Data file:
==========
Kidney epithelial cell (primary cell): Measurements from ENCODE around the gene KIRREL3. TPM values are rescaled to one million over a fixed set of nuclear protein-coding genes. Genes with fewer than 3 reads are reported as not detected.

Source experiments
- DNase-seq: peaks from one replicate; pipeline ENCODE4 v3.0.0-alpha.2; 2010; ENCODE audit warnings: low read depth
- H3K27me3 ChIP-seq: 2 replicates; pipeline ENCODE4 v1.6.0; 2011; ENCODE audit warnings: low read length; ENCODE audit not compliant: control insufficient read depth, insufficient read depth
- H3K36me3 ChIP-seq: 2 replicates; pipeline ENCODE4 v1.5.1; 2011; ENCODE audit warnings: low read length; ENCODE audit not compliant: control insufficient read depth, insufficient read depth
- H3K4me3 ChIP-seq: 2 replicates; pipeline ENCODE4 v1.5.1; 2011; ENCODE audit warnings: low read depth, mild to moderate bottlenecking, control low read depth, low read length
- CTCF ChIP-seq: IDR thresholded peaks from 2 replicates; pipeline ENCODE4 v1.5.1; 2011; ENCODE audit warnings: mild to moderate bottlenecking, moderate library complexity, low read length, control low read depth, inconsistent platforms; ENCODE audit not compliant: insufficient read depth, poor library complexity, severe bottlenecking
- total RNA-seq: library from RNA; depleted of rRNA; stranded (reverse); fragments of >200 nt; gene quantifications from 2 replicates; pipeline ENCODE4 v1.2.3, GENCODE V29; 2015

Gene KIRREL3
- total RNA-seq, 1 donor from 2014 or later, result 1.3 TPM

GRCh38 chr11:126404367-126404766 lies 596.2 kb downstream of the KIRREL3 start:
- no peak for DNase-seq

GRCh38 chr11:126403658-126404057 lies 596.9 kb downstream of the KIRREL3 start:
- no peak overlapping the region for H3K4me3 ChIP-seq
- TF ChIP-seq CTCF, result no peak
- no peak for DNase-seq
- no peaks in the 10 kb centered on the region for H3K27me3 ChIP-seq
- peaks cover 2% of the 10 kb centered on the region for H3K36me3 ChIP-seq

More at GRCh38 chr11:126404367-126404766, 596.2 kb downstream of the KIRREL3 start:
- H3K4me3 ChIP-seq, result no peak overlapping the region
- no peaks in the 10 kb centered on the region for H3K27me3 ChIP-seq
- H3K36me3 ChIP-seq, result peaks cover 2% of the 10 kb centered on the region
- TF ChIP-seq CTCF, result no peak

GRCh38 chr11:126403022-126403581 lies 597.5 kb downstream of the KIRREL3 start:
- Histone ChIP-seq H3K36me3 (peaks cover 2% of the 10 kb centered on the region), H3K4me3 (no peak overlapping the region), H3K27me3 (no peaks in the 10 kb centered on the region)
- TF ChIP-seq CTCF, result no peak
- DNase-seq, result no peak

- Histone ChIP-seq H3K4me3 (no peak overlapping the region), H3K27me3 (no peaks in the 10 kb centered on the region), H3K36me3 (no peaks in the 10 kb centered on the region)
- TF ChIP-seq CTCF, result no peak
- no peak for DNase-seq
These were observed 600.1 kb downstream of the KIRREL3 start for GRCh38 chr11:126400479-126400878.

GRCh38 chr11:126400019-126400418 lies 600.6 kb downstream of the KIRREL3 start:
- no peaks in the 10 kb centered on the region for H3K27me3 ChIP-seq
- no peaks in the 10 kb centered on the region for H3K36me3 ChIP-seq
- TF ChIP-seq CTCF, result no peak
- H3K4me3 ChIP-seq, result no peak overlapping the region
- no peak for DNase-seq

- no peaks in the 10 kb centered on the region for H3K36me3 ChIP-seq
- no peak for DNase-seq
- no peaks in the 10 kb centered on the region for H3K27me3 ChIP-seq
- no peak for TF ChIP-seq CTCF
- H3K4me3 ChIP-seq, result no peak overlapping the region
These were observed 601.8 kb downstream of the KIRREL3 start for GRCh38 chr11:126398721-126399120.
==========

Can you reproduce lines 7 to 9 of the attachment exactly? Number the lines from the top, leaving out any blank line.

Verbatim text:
- CTCF ChIP-seq: IDR thresholded peaks from 2 replicates; pipeline ENCODE4 v1.5.1; 2011; ENCODE audit warnings: mild to moderate bottlenecking, moderate library complexity, low read length, control low read depth, inconsistent platforms; ENCODE audit not compliant: insufficient read depth, poor library complexity, severe bottlenecking
- total RNA-seq: library from RNA; depleted of rRNA; stranded (reverse); fragments of >200 nt; gene quantifications from 2 replicates; pipeline ENCODE4 v1.2.3, GENCODE V29; 2015

Gene KIRREL3